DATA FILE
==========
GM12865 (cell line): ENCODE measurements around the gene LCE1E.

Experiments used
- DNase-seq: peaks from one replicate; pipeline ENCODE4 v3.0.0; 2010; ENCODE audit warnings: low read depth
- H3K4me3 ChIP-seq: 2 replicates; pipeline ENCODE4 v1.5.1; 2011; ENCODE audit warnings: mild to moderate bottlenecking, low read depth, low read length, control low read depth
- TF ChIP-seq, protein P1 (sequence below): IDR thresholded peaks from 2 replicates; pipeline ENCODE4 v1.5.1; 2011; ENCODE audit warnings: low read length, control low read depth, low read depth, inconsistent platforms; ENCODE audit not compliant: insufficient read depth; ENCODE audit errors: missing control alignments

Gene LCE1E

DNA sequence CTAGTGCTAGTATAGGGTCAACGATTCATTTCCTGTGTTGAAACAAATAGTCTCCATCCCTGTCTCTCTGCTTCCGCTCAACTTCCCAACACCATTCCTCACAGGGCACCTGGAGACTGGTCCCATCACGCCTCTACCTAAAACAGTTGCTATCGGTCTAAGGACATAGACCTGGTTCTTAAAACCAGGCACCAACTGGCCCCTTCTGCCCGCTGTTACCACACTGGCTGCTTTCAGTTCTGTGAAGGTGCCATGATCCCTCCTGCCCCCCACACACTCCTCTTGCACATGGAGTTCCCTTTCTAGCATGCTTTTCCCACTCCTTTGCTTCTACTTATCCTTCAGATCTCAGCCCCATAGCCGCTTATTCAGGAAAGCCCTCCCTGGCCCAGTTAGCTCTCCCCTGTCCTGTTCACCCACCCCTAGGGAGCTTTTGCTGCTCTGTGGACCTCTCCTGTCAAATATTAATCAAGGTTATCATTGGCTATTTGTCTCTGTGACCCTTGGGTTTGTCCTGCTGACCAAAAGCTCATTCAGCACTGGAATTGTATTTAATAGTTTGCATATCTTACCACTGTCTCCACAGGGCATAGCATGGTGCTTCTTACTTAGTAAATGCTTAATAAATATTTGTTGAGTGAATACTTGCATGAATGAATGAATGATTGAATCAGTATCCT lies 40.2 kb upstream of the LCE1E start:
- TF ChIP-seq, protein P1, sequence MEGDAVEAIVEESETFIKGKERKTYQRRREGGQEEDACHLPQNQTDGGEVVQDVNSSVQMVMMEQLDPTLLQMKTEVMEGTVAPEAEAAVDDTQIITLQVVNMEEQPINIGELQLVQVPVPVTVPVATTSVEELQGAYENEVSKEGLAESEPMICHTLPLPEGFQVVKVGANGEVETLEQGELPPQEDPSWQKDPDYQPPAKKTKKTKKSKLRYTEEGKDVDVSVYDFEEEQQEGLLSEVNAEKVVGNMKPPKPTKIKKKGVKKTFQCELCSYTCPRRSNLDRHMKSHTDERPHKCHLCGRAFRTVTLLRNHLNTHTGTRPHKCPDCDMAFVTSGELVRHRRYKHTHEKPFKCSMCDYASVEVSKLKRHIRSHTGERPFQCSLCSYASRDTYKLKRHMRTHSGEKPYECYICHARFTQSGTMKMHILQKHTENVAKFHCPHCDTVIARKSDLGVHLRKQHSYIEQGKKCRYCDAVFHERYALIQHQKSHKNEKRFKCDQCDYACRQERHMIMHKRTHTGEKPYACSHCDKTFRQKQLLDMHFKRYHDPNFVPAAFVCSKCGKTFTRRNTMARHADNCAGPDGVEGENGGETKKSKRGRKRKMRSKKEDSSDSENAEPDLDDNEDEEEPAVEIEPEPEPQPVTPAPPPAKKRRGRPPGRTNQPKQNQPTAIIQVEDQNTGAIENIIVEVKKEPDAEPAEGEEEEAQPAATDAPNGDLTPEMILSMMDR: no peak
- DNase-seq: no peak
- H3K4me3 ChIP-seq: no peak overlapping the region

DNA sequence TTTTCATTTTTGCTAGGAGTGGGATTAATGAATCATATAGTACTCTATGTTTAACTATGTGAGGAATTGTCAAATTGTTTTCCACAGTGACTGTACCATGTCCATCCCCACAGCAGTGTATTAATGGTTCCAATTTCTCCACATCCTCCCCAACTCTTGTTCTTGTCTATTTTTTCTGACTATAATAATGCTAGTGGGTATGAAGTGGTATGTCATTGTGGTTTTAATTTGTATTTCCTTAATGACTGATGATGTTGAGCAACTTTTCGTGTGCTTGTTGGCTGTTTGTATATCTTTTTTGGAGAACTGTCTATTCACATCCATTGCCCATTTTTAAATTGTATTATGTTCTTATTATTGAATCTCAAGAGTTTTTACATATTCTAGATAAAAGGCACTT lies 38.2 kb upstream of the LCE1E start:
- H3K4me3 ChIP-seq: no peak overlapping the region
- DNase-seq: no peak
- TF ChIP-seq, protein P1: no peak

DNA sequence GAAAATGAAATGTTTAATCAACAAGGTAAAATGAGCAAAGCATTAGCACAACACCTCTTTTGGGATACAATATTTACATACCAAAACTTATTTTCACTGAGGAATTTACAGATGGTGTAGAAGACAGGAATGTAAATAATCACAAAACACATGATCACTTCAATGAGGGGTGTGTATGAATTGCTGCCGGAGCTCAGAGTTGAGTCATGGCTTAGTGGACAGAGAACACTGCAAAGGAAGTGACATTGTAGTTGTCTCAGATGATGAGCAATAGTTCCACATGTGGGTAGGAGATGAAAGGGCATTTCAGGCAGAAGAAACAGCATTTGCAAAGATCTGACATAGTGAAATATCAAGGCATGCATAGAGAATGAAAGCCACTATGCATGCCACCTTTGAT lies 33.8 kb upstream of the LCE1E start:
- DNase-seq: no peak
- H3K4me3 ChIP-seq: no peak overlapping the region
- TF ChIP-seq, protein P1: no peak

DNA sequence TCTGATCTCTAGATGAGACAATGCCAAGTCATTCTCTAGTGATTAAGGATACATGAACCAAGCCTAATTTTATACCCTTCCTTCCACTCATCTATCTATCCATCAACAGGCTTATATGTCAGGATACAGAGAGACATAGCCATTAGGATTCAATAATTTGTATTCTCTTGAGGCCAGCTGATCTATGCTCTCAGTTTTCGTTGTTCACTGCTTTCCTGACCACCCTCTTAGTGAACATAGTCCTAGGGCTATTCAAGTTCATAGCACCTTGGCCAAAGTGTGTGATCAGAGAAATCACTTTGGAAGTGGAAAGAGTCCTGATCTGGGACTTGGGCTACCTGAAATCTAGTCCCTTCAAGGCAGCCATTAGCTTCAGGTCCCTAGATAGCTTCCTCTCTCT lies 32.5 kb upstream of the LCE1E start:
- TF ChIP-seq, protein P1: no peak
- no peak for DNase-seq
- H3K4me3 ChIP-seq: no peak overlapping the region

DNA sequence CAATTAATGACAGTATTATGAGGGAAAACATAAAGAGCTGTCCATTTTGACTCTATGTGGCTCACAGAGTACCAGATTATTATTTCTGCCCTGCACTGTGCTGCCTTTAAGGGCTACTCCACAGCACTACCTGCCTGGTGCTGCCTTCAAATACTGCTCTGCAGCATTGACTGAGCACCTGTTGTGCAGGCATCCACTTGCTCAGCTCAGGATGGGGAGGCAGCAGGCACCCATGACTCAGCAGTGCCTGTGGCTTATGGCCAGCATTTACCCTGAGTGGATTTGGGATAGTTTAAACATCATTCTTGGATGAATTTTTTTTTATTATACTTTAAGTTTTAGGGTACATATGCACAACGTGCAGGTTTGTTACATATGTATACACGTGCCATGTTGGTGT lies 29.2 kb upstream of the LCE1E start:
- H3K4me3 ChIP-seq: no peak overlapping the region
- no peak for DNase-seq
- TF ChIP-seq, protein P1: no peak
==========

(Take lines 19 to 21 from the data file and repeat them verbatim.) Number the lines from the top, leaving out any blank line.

DNA sequence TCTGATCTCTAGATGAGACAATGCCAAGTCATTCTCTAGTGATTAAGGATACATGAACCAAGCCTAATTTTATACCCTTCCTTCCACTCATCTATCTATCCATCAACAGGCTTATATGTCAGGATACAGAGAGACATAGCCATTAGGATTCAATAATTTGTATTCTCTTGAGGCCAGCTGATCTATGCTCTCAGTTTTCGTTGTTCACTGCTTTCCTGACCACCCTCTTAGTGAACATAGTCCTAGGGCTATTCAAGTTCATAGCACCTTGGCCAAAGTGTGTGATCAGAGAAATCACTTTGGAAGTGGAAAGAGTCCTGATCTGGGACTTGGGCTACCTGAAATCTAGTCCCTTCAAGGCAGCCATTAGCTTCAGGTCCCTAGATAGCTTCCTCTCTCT lies 32.5 kb upstream of the LCE1E start:
- TF ChIP-seq, protein P1: no peak
- no peak for DNase-seq